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Would you buy a sports car just for the track?

Mazda’s Global MX-5 Cup roadster might be for you

The Global MX-5 Cup roadster is a sports car modified exclusively for track use. PHOTO FROM MAZDA

Who doesn’t know and desire the Mazda MX-5 (or Miata to all the titos out there)? The popular sports car—now four generations old—is a fairly affordable way to experience what it’s like to be in a Fast & Furious movie without having to spend blockbuster money.

In stock form, the MX-5 is already a dream to drive. Not the most comfortable nor the most convenient automobile on the market, sure, but always in contention for the “Most Fun Car” award. If I were to own one, I’d be perfectly happy to keep it in the same configuration I bought it in. I’ve driven both the regular version and the RF, and found that no extra ingredients are necessary for me to fully enjoy the car.

But not all car owners are like me. There are those who like going to the racetrack on weekends just to properly put their roadster through its paces—and also to test the limits of their driving skills. They even go through the trouble (and high costs) of modifying their steed because they find regular cars to be a little inadequate for their full-throttle pursuits.

So they add horsepower, get a better wheel-and-tire combo, install more powerful brakes, tweak the suspension setup, and even put bucket seats. More hardcore enthusiasts do a lot more, wishing to own the best track weapon among their peers.

If you’re that kind of a car owner, you can go this route or just get a track-ready roadster built specifically for circuit use. I’m talking about Mazda’s Global MX-5 Cup Car.

About 250 modifications are performed on a stock MX-5 to come up with this track car. PHOTO FROM MAZDA

Last year, a new racing series called Global MX-5 Cup was started in the US. It’s basically a one-make series featuring production MX-5 cars that have been recipients of some 250 modifications. These modifications include a tuned engine management computer system, a Mazda Motorsports-specific six-speed manual gearbox, special motor mounts, tow hooks, a digital instrument panel, racing wheels with slick tires, racing exhaust, and a NASCAR-style safety roll cage. The 2.0-liter Skyactiv-G four-cylinder engine is kept in stock form.

The modifications are done by Long Road Racing, a racing shop based in North Carolina in the US. The paint job is a uniform white, as this supposedly “weighs several pounds less” than the famous Soul Red Metallic.

This car rolls out with a white paint job. The owner simply wraps it in the color he likes. PHOTO FROM MAZDA

In the US—where the series is held over six two-race weekends—the Global MX-5 Cup Car sells for $59,000 (P2,971,000). In Japan—where a parallel series is staged over five legs—the car is priced at ¥7,300,000 (P3,307,000).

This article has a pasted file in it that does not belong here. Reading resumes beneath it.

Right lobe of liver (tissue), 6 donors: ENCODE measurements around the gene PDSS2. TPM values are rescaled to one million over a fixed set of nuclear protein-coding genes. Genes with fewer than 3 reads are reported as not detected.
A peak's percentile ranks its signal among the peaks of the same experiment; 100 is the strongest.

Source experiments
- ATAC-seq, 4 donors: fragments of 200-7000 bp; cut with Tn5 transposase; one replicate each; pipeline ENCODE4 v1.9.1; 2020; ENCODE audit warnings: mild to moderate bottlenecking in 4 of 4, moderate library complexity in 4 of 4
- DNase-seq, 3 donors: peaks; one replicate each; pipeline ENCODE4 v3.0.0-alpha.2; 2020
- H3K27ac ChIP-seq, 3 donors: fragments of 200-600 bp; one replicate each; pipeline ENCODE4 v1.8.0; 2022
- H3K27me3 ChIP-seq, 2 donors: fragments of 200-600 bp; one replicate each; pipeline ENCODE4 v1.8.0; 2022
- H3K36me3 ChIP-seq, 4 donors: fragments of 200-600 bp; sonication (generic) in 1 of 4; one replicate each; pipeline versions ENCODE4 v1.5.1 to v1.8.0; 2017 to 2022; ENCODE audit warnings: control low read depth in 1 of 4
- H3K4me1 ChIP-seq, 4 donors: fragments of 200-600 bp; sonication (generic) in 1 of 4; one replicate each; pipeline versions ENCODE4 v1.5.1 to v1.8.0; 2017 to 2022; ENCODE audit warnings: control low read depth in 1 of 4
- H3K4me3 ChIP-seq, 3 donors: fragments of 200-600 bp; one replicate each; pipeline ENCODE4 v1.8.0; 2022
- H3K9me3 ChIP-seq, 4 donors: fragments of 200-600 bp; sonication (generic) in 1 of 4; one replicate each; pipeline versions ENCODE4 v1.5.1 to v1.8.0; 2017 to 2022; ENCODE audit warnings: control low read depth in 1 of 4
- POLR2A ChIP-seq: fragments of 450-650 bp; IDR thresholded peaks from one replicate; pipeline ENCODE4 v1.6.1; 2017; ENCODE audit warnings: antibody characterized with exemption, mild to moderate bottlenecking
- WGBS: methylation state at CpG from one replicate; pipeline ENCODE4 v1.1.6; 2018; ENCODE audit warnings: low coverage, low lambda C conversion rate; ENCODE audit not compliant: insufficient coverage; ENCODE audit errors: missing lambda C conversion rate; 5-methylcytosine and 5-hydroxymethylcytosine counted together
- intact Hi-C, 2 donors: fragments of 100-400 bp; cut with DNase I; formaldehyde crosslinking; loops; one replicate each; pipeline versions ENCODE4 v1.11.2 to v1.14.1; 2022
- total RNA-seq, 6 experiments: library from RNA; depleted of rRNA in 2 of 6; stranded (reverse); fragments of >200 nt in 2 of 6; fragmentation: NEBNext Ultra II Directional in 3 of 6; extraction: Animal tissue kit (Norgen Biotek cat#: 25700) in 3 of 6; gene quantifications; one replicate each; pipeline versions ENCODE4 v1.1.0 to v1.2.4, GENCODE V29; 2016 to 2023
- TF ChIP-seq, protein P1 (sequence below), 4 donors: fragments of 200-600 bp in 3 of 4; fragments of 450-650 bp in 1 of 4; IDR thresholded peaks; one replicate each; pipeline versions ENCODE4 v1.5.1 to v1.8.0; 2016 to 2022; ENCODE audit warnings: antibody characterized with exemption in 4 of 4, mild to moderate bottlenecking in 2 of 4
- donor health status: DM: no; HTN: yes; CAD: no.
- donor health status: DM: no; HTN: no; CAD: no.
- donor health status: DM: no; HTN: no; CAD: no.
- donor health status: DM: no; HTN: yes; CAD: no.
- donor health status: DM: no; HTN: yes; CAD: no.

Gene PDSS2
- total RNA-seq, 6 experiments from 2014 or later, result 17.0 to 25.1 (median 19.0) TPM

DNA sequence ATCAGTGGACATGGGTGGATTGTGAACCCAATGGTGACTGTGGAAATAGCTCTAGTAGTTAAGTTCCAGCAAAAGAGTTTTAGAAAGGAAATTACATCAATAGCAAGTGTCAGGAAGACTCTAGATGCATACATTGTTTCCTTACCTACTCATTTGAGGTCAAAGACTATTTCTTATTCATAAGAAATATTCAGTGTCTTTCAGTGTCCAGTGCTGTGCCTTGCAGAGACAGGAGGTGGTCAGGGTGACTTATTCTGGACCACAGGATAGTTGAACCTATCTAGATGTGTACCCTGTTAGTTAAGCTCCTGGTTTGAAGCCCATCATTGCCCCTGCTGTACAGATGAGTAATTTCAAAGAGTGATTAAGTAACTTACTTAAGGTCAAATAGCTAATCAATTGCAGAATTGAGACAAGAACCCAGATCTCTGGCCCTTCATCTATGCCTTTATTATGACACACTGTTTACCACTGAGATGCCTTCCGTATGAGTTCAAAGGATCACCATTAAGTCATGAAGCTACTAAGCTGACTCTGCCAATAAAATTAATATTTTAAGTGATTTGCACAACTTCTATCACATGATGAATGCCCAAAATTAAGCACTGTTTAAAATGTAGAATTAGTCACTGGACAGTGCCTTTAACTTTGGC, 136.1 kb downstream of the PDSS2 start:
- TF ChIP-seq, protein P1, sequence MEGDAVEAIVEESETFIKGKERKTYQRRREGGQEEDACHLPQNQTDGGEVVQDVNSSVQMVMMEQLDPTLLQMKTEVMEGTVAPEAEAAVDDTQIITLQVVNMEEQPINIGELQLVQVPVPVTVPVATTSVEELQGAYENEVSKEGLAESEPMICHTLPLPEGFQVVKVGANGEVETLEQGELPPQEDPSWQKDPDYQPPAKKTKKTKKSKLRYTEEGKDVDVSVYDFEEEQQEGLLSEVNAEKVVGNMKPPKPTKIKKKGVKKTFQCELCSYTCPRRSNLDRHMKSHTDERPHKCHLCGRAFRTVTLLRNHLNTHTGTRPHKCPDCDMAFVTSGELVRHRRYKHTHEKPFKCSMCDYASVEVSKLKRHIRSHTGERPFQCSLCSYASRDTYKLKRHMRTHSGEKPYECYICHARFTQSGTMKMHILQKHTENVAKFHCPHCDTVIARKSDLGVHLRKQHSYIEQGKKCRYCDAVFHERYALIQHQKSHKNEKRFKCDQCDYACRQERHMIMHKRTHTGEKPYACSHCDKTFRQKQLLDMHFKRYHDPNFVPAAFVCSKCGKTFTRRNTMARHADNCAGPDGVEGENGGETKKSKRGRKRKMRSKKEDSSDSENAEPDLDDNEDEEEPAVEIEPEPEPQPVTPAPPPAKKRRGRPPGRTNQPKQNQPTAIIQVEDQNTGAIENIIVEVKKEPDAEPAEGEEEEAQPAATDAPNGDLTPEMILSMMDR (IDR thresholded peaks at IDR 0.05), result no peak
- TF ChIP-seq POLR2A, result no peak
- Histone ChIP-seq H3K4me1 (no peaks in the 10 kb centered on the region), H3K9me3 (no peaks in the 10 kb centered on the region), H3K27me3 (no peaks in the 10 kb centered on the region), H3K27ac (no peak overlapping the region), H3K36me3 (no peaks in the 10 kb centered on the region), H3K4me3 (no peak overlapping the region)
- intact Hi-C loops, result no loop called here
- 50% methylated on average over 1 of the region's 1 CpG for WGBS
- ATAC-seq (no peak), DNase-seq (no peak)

This race car isn’t street-legal. It is strictly for track use. In all, they’ve sold around 160 units of it. The car is available to any person with the wherewithal to acquire one, not just to participants of the race series.

Cusco's Kazumasa Takata and Mazda's Takahiro Kobayakawa want Filipinos to drive the Global MX-5 Cup Car. PHOTO BY VERNON B. SARNE

Recently, Takahiro Kobayakawa from Mazda’s brand strategy department, and Kazumasa Takata from aftermarket specialist Cusco paid Mazda Philippines a visit in an effort to sell the idea of an Asian version of the Global MX-5 Cup, with the Philippines being part of a regional series. Cusco is the authorized importer and reseller in Japan of the Global MX-5 Cup Car (it is modified in the US, remember?).

Interest in the car and the series isn’t the issue—there’s actually an enthusiastic Miata Club in the country. It’s funding that is going to be the real challenge if even a single promotional Global MX-5 Cup race is planned. The Vios Cup has shown us that a professionally organized motorsport event isn’t cheap. According to Kobayakawa and Takata, a local series is possible if there’s a financial investor to put it all together. Right now, we have two racetracks—Clark International Speedway and Batangas Racing Circuit—that can serve this purpose, so it can be done.

Spreading the good news about the Global MX-5 Cup and checking if there are potential disciples in the Philippines. PHOTO BY VERNON B. SARNE

Asked if Filipino buyers can purchase the left-hand-drive Global MX-5 Cup Car if they want to, Mazda Philippines officials said there is currently no facility to accommodate such a request. But knowing how company president Steven Tan is able to make things happen just to please customers and promote the Mazda brand, I have a feeling this is doable. Just note that the prices quoted above will substantially increase after taxes when the unit reaches Philippine territory.

The ND-series Mazda MX-5 is already an exhilarating car straight out of the showroom. But know that it has a super alter ego. If you’re looking for a weekend toy car you can only use around the track, a brand-new Global MX-5 Cup roadster just might be the way to go.

Vernon B. Sarne

Vernon is the founder and editor-in-chief of VISOR. He has been an automotive journalist since July 1995. He became one by serendipity, walking into the office of a small publishing company and applying for a position he had no idea was for a local car magazine. God has watched over him throughout his humble journey. He writes the ‘Spoiler’ column.